A big part of law firms' successful adaptation to the increased use of ChatGPT and other forms of generative AI, may depend upon how firmly they embrace online learning & development tools designed for hybrid work environments
This is the final part of a three-part series looking at the rise of AI-based tools and several other drivers of change in the way law firms train new lawyers and how some firms are approaching learning and development.
As law firms move forward in using of advanced artificial intelligence such as ChatGPT and other forms of generative AI, their success may hinge upon how they approach lawyer training and development and what tools they enlist for the process.
One of the tools that some law firms use to deliver a new, multi-modal learning environment is an online, video-based learning platform, Hotshot, that delivers more than 250 on-demand courses on corporate, litigation, and business skills.
Ian Nelson, co-founder of Hotshot, says he has seen a dramatic change in how law firms are approaching learning & development (L&D) in the decade or so that Hotshot has been active. He believes the biggest change is that 10 years ago, firms hadn’t yet embraced the need to focus on training and development.
“That wasn’t always such a focus,” Nelson says. “And you think about what’s happened in the economy, and how clients started pushing back on subsidizing associate training — and the new generation of associates came in expecting more and demanding more. All the dynamics have changed.”
That lack of focus on L&D presented an opportunity, he says, adding that such an opportunity led to the founding of Hotshot with Nelson’s partner Chris Wedgeworth. “We spent a lot of time studying how the rest of the world outside legal was handling L&D in a professional setting,” Nelson explains. “And we kept coming up against this revolution in EdTech [education technology] that hadn’t yet reached legal.”
Yet, law students already were using this type of EdTech — learning to study for the LSATs on Khan Academy, for example — while law firms were slower to pick it up, he adds. “Students had used to get through elementary school and high school, and now they’re in law school and law firms, and they expect to learn from short, just-in-time videos.”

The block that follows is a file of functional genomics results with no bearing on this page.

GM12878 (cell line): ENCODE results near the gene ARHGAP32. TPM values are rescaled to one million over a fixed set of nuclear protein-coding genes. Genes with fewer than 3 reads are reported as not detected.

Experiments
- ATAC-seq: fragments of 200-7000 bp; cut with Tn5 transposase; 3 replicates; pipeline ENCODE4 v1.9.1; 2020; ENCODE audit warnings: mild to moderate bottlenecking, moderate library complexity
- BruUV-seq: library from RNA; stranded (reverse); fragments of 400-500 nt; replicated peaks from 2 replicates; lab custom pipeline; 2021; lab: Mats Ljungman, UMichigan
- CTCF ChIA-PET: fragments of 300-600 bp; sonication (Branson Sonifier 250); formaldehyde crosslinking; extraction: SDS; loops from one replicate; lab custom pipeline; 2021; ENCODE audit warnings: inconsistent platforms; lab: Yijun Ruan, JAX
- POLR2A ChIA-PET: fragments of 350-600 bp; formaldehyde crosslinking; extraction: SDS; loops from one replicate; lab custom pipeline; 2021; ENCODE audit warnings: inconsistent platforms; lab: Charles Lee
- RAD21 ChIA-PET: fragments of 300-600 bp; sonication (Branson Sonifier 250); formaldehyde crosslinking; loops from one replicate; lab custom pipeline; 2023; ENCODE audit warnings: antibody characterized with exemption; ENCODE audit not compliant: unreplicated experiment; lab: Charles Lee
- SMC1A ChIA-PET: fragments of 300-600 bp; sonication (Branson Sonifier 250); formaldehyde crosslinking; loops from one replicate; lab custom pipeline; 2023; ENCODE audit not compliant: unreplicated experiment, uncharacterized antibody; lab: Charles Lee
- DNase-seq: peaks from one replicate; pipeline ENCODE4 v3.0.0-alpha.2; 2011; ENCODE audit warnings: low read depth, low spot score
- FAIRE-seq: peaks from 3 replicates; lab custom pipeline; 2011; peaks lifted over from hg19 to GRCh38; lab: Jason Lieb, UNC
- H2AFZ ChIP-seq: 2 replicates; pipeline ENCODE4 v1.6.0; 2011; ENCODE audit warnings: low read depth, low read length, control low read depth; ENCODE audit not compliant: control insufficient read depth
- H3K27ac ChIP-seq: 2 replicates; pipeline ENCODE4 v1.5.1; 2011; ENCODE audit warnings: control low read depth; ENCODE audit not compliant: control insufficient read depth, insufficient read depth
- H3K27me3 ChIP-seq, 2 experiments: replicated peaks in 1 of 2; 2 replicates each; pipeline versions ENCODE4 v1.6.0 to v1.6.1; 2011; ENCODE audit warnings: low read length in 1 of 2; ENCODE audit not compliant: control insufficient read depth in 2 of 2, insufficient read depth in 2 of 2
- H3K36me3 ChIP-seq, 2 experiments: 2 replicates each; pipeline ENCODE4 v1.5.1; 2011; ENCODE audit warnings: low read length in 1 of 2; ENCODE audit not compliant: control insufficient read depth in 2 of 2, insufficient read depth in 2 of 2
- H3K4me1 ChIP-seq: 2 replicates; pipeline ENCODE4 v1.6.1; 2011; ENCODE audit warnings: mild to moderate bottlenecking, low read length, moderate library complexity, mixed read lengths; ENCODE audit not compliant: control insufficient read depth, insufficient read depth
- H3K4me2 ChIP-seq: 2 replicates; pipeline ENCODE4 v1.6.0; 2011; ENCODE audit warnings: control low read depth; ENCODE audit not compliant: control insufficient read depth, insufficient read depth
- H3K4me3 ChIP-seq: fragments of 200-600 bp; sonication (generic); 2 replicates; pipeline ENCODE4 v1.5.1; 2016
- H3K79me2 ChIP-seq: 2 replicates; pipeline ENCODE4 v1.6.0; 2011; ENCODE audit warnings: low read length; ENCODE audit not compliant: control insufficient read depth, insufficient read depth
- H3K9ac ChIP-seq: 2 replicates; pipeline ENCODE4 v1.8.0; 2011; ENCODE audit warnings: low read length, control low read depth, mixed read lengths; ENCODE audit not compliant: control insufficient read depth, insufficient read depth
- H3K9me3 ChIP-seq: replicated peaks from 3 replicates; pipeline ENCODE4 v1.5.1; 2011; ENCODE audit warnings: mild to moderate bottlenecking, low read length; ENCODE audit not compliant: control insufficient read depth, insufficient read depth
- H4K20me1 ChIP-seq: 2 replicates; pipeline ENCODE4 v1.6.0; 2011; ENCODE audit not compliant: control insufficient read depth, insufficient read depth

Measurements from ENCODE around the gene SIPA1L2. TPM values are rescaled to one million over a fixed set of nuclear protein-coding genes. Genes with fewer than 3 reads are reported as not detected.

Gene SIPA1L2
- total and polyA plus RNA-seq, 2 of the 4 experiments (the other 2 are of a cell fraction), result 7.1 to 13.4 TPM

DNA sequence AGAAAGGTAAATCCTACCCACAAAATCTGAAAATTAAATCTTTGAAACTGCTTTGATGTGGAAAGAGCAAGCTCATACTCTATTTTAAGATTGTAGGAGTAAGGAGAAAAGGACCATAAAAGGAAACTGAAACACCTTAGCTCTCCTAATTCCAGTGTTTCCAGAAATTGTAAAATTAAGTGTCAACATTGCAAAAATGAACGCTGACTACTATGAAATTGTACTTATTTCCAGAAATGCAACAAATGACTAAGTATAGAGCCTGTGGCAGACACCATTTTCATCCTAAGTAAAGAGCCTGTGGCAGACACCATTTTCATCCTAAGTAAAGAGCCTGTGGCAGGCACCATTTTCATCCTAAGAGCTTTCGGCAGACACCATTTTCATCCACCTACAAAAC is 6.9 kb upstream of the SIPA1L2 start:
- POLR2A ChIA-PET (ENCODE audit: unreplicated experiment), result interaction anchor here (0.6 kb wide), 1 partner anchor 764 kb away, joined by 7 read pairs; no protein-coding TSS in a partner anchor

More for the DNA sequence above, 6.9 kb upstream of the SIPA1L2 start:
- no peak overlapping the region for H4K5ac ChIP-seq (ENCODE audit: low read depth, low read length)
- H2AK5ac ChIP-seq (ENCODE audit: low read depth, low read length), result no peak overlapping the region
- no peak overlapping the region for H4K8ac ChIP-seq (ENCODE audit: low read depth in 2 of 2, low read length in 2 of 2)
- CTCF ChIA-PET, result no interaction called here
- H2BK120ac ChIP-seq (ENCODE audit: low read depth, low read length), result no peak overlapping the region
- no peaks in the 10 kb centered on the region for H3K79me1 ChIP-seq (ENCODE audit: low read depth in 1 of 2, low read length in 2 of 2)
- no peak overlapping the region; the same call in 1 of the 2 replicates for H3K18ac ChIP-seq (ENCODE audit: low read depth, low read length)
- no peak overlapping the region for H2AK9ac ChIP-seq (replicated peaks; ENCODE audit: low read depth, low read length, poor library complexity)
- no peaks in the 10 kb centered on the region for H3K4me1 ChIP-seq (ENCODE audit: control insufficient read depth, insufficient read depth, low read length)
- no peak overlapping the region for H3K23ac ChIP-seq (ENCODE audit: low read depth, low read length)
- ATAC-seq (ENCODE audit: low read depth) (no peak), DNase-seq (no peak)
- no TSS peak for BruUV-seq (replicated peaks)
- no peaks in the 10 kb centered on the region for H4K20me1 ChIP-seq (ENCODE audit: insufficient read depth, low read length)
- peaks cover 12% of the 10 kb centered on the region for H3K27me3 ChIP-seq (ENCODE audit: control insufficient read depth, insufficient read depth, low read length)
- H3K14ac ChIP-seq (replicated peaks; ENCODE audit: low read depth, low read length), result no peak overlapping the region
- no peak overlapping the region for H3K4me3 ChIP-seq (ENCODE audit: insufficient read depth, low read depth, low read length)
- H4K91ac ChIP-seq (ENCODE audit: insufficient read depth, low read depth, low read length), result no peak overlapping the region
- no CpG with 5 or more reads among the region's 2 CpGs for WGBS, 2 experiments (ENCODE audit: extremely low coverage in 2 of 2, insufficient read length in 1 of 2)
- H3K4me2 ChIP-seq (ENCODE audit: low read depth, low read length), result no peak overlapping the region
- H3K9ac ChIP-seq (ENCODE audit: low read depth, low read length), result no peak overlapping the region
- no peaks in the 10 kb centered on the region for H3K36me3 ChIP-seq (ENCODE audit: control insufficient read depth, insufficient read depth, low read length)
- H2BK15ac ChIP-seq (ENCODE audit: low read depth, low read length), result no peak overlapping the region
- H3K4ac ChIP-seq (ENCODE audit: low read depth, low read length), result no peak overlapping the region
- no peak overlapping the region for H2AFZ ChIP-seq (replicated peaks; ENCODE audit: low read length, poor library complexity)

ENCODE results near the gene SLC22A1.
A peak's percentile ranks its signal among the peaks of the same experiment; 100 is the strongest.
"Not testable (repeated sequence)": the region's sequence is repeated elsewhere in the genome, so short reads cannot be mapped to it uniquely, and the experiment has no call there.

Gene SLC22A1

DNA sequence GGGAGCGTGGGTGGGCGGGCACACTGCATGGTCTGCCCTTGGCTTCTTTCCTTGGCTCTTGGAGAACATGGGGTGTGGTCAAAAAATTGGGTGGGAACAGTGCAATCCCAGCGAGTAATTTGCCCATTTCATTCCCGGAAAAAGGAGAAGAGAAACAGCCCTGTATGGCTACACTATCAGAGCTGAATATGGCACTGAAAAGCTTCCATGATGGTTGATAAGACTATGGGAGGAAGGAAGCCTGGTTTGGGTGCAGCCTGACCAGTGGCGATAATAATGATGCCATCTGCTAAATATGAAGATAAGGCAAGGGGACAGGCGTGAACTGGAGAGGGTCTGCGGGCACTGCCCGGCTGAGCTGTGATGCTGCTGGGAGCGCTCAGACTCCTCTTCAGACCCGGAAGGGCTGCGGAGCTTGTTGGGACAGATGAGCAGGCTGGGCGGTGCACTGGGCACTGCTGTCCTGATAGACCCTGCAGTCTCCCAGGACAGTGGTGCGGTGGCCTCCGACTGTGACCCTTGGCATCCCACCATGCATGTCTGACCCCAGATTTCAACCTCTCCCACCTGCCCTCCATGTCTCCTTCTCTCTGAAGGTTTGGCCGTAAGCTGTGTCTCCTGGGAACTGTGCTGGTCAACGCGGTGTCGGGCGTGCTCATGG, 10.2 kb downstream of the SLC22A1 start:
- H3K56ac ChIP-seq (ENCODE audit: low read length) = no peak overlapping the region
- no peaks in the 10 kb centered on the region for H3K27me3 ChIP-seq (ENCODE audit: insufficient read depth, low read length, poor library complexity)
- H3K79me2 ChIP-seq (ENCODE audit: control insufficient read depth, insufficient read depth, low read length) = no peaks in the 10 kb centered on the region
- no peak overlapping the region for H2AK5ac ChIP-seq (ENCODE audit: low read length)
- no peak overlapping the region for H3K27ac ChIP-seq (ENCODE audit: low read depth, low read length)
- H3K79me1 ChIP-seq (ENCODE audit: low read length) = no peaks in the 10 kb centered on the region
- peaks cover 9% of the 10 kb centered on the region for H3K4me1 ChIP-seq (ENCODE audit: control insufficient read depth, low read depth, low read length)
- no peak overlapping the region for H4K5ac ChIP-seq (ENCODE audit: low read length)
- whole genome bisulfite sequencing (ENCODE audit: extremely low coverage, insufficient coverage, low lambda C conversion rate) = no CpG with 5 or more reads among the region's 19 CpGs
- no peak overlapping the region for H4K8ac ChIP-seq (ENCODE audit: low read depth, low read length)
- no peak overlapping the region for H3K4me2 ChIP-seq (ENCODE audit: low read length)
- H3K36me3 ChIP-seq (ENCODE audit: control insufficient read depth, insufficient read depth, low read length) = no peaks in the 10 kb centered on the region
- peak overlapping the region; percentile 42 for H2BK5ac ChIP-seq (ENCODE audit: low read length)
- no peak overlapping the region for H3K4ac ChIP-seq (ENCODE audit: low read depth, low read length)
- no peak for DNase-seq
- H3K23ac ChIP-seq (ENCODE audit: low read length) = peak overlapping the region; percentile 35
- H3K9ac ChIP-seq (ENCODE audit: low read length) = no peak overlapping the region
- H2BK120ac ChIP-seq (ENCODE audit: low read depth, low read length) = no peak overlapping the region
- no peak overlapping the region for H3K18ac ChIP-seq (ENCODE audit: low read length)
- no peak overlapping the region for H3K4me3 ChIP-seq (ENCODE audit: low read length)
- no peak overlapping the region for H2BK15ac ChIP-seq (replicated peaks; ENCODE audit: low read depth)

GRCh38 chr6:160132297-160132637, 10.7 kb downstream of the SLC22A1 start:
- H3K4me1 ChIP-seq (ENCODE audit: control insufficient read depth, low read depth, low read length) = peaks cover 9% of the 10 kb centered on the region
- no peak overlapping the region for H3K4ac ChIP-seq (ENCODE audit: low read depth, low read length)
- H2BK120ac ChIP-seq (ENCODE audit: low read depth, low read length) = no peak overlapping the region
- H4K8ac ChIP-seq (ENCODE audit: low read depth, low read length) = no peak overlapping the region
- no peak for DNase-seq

Technology for some lessons, relationships for others
However, Hotshot also saw that there was still an important role for in-person and firm-specific types of learning, and it wasn’t just about delivering training content. Indeed, it was also about how to use training as a way of building firm culture and personal relationships.
Further, the importance of that in-person contact became more apparent when it was taken away by the global pandemic. “Firms want to get people talking, get them interacting, to not only get the principal benefit of the classroom learning, but the social dynamics of people getting to know each other in these settings,” Nelson says, adding that now things have changed.
“We’re working with so many firms on blended learning, flipped classrooms, and self-directed training programs so that people can be learning some tracks on their own whenever they want to.” As an added bonus, that leaves valuable in-person time available for the important learning that’s specific to the firm and its clients.
Nelson says that he thinks an older model of learning, in which associates are just thrown into work that’s over their heads, is outdated. “I think if you can support them through their assignments in a more constructive way, everyone’s better off, including the client,” he says. “We go back to economics — no one wants to pay you for those 20 hours of someone just scrambling and figuring out what the heck they’re doing.”
Which brings us back to the original question raised by this series — Will artificial intelligence (AI) deprive young lawyers of the lessons they previously learned through the tedious tasks that machines now perform much more quickly and efficiently?
The answer, if there is one, may be moot. The issue of how lawyers are trained and developed is so much larger than whether young lawyers physically trudge through the legal library or do it online. Today, law firms have so many new tools and techniques at their disposal and have learned that there is so much more to skills development than older models provided.
In fact, firms may have learned the most important factor — that no single method is sufficient. Today’s law firm L&D teams deliver learning through a mix of online and in-person formats, along with a mix of scheduled and on-demand training and best-in-breed external resources with the best internal expertise.
The introduction of more and more AI-based tools is just a part of today’s L&D challenge for law firms. Increasingly, firms are turning to a more holistic, comprehensive approach that is designed to meet the multiple challenges that technology and the market for legal services impose on modern legal practice.